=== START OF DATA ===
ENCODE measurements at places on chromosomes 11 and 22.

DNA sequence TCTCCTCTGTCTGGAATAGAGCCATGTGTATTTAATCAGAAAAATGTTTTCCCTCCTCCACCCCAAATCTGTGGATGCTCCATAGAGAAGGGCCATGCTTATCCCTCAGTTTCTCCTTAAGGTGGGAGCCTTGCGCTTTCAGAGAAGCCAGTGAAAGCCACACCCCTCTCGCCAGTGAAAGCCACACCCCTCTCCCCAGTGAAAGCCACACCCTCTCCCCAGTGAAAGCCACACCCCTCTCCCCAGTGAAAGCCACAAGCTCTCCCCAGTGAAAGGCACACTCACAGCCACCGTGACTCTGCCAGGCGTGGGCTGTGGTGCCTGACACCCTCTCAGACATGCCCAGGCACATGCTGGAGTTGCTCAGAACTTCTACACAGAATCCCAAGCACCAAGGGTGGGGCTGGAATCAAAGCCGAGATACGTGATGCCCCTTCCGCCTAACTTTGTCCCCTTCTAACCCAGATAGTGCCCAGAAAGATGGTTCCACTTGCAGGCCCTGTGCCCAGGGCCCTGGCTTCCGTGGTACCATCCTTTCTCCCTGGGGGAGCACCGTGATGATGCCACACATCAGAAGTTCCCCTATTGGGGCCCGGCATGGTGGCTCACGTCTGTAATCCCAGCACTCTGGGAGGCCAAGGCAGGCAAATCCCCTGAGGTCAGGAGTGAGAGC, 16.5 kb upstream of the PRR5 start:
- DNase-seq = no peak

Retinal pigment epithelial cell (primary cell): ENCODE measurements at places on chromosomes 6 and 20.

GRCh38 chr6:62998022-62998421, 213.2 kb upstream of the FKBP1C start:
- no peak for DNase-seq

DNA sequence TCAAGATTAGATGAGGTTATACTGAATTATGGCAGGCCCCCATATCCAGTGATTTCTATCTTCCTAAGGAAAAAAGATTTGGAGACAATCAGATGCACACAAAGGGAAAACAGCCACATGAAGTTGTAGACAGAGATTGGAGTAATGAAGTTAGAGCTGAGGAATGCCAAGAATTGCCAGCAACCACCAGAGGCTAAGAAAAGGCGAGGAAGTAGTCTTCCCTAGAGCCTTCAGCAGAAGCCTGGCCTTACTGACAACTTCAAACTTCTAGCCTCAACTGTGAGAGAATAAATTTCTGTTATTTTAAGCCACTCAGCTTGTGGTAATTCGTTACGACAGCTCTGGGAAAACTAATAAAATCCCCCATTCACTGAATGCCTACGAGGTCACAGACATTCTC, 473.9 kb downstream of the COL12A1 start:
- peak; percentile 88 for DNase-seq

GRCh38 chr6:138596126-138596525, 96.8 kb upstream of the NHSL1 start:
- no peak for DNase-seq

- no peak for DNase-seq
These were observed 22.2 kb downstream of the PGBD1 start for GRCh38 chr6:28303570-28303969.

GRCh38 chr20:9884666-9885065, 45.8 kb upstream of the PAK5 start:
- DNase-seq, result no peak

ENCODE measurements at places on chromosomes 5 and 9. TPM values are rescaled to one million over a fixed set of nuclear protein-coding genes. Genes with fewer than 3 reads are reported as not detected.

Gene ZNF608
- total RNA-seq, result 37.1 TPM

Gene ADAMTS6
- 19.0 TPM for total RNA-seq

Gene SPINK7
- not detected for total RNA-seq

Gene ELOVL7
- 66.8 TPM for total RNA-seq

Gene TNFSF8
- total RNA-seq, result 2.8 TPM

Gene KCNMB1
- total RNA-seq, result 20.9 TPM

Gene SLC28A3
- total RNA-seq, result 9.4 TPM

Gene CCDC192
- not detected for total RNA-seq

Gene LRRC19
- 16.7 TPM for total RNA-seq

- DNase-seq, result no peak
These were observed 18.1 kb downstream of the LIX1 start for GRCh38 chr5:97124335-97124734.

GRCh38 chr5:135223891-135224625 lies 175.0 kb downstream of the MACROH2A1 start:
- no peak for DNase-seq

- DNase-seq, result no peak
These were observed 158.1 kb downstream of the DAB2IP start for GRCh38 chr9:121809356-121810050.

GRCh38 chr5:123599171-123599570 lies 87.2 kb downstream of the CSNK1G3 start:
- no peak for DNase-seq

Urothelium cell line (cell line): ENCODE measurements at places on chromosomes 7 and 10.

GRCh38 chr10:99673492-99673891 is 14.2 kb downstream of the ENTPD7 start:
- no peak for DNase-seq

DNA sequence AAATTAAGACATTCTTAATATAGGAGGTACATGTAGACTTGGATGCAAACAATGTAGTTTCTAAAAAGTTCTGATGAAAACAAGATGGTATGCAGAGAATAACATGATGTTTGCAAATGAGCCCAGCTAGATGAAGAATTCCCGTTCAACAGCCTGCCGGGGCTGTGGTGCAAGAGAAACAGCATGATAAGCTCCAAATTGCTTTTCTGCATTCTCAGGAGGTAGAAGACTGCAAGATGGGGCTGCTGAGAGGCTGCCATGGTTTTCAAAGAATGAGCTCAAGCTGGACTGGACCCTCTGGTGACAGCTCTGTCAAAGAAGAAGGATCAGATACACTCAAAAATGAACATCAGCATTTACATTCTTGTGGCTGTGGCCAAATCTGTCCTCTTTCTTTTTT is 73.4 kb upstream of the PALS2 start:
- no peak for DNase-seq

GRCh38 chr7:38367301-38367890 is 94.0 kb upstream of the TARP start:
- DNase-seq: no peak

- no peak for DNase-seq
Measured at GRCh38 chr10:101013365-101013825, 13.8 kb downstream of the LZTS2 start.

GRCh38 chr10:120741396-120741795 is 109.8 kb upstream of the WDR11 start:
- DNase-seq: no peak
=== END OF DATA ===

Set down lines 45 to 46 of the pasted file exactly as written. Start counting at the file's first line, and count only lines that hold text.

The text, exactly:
DNA sequence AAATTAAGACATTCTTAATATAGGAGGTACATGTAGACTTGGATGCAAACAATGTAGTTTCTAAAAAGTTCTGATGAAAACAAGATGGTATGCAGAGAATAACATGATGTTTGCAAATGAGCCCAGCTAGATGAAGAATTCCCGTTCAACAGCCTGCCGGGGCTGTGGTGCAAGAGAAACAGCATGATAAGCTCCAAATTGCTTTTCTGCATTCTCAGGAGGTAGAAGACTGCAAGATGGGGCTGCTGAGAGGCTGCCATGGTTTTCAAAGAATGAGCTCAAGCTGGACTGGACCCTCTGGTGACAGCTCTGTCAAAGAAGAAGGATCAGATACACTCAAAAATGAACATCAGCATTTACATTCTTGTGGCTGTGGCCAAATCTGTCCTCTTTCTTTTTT is 73.4 kb upstream of the PALS2 start:
- no peak for DNase-seq